Where There’s a Wall, There’s a Way (CATALOG 10/08/21)

Though StrengthsFinder 2.0 pegs one of my top strengths as Input, there is only one blog I read with any regularity: that of author and artist Austin Kleon. Its appeal? Once a week, Kleon sends his followers a top-ten list of creative and curious links from across the Web, including his own blog posts.

I don’t care to read much via any kind of electronic device (even though I produce my share of online content), so Kleon’s approach speaks to me. Full disclosure: I want to know a lot but, at the same time, to do as little as possible to get the gist. So my blog post this week pays homage to Austin Kleon and features my own “10 things I thought were worth sharing”:

1. The inspiration behind this week’s blog: Newsletters by Austin Kleon.

2. Where there’s a wall, there’s a way… Such was the motto of an artist who, during 130 days of the 2020 COVID lockdown, painted an awesome visual diary.

3. Crochet-alongs marry the challenge of an intricate pattern with the opportunity to bond as “happy hookers.” Beginning next week, designer Breann Mauldin prepares us for Christmas with a tree-skirt crochet-along.

4. A fascinating documentary on the Met Gala and the people who make it possible (and so pretty): “First Monday in May.”

5. …which led to my curiosity in Andre’ Leon Talley and his story: “The Gospel According to Andre’.”

6. What exactly is dyslexia? Groves Academy set me straight.

7. Again from Austin Kleon—and in light of this past week’s Facebook/Instagram/WhatsApp outage—a reminder to “rewind your attention.”

8. Call it the HairClub for educators… With The Writing Revolution, I’m not only a better tutor—I’m a better writer.

9. Book: Freely and Lightly by Emily Lex, who pairs personal lessons on faith with everyday illustrations in watercolor.

10. Thanks to my artist pal T.B. Sojka, I learned about Sara Thurman’s Artists Rising Retreats—and dream about planning my own someday.

If you have a recommendation on something I should read, watch, wear, see, try, make, etc., please provide the link in the comments section below. Who knows, perhaps it will become part of my next “catalog.” Thanks for your input!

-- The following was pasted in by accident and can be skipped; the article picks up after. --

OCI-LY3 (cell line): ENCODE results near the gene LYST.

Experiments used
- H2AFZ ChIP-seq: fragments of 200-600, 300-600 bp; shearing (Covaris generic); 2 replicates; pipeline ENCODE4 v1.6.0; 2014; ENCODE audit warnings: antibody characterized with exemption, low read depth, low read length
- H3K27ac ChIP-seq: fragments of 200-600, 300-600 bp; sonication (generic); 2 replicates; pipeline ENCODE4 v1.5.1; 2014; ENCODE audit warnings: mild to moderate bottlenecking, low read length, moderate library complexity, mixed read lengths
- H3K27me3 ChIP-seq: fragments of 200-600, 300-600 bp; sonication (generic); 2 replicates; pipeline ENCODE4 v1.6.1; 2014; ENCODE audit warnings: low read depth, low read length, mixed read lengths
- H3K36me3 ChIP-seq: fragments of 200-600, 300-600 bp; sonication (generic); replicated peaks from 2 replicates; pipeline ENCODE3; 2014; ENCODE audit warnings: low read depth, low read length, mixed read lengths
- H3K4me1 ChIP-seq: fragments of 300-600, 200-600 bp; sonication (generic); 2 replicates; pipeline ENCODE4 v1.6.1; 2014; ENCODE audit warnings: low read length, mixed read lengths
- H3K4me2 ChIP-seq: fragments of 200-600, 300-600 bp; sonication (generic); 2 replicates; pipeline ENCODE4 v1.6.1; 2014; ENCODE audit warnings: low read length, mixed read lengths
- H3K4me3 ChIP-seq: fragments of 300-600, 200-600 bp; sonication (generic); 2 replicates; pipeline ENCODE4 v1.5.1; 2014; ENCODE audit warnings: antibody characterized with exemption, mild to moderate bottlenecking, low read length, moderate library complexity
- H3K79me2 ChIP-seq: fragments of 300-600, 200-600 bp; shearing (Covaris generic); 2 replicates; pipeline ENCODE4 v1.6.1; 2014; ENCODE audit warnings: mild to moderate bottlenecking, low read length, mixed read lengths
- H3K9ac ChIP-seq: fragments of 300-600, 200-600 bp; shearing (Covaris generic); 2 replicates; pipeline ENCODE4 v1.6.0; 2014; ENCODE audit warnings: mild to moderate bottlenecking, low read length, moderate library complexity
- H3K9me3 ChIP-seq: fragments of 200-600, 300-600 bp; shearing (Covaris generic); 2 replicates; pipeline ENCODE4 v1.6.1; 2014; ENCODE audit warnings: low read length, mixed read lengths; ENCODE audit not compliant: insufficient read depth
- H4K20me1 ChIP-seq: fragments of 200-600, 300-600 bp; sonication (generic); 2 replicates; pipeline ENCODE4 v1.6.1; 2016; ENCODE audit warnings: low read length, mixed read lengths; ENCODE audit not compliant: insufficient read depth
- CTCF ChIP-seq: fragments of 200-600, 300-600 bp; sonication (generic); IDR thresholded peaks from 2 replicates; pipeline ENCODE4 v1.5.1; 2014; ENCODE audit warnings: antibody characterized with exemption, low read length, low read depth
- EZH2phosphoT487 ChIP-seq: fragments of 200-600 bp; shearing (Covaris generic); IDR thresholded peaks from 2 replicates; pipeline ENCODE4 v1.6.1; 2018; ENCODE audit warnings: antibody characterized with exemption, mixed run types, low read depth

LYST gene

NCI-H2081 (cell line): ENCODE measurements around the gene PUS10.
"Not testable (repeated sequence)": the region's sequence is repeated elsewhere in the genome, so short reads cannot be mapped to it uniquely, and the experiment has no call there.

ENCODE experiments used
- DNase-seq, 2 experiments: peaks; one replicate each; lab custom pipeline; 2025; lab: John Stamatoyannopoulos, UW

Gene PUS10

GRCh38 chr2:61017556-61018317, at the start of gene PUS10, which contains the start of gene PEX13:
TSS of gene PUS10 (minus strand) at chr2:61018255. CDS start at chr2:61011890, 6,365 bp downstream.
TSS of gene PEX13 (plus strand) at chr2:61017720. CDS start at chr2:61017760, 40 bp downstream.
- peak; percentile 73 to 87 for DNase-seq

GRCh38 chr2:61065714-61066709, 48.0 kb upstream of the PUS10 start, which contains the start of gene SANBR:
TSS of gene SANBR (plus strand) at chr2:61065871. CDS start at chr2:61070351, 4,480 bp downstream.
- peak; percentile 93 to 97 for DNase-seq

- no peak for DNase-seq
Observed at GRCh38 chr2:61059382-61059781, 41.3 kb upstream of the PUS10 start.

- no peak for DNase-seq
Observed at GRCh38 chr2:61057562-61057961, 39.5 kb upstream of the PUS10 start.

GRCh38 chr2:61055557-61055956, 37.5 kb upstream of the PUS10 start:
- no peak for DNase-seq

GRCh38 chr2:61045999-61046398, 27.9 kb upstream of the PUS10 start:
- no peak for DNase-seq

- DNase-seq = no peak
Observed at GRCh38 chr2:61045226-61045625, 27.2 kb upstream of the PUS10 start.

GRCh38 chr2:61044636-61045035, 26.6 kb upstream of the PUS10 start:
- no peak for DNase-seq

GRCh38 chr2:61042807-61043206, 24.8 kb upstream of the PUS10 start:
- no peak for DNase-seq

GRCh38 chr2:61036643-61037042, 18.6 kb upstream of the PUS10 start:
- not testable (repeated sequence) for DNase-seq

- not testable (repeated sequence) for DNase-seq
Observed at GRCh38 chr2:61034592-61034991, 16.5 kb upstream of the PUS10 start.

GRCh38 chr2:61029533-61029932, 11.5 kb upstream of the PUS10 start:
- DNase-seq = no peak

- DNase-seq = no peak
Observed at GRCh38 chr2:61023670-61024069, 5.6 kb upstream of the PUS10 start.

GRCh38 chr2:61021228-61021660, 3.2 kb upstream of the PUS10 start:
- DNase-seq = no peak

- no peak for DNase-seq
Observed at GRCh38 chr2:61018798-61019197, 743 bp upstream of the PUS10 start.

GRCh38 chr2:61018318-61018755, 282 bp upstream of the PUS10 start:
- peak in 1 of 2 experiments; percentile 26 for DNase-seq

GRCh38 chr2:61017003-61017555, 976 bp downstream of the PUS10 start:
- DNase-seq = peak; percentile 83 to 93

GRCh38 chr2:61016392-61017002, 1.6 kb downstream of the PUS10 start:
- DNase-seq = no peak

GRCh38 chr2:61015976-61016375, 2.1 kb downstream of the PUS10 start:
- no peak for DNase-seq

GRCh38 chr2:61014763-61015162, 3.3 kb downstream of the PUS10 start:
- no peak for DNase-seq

Advertisement

An Artist’s Bookshelf – February 2018

IMG_0729Procrastination… The struggle is real.

My kind of procrastination is often disguised as “research” or “inspiration”—after all, “Learner” is my number one strength according to StrengthsFinder 2.0. Despite my ill motives, the practice of reading does bear its fruit. As a result, I’m exposed to some great books and many thought-provoking ideas and philosophies as I slide other endeavors to the backburner. Here’s what I’m reading right now:

Letters to a Young Artist: Building a Life in Art by Julia Cameron
Yep, this is the same person who wrote the bestselling The Artist’s Way, which also makes its home on my bookshelves. In Letters, Cameron responds to a fictitious but relatable young artist “full of turbulent self-doubt”—relatable in the sense of apprehension, but rather annoying when it comes to the extent of his/her resistance to Cameron’s insight and advice (remember, the mentee is fictitious, so who should I really blame for this flaw in character?). I’m “young” in the sense of this new adventure as an artist, so I’m digging the read.

Wabi-Sabi for Artists, Designers, Poets & Philosophers by Leonard Koren
Photographer friend Tami Sojka recommended this book to me, and I finished it this morning. In less than 100 pages, Koren tries to put words and pictures to “the quintessential Japanese aesthetic.” He describes wabi-sabi as “a beauty of things imperfect, impermanent, and incomplete… modest and humble… unconventional.” Such a definition of art, then, gives a rookie like me some hope.

This insight in particular continues to play in the corners of my consciousness: “While the universe destructs it also constructs. New things emerge out of nothingness. But we can’t really determine by cursory observation whether something is in the evolving or devolving mode. If we didn’t know differently we might mistake the newborn baby boy—small, wrinkled, bent, a little grotesque looking—for the very old man on the brink of death… In metaphysical terms, wabi-sabi suggests that the universe is in constant motion toward or away from potential.”

A Glorious Freedom: Older Women Leading Extraordinary Lives by Lisa Congdon
I discovered Lisa Congdon a couple years ago through an online art class she teaches through CreativeBug. Talk about someone who embraces the beauty of imperfection—she really encourages me in my attempts at art by speaking this truth over and over again. When it comes to her work, I so admire her playful use of pattern and color, as well as her whimsical approach to everyday objects.

Her signature style graces the pages of A Glorious Freedom, a biographical delight about women who found or are finding new identity or purpose as “late bloomers.” I feel a certain kinship with these women as I discover the glorious freedom that comes with age and some long overdue self-acceptance and celebration.

If you feel so inclined, I’d love to receive your recommendations of authors and books who have made a difference in your creative life. Please share in the comments section below. Thanks for reading!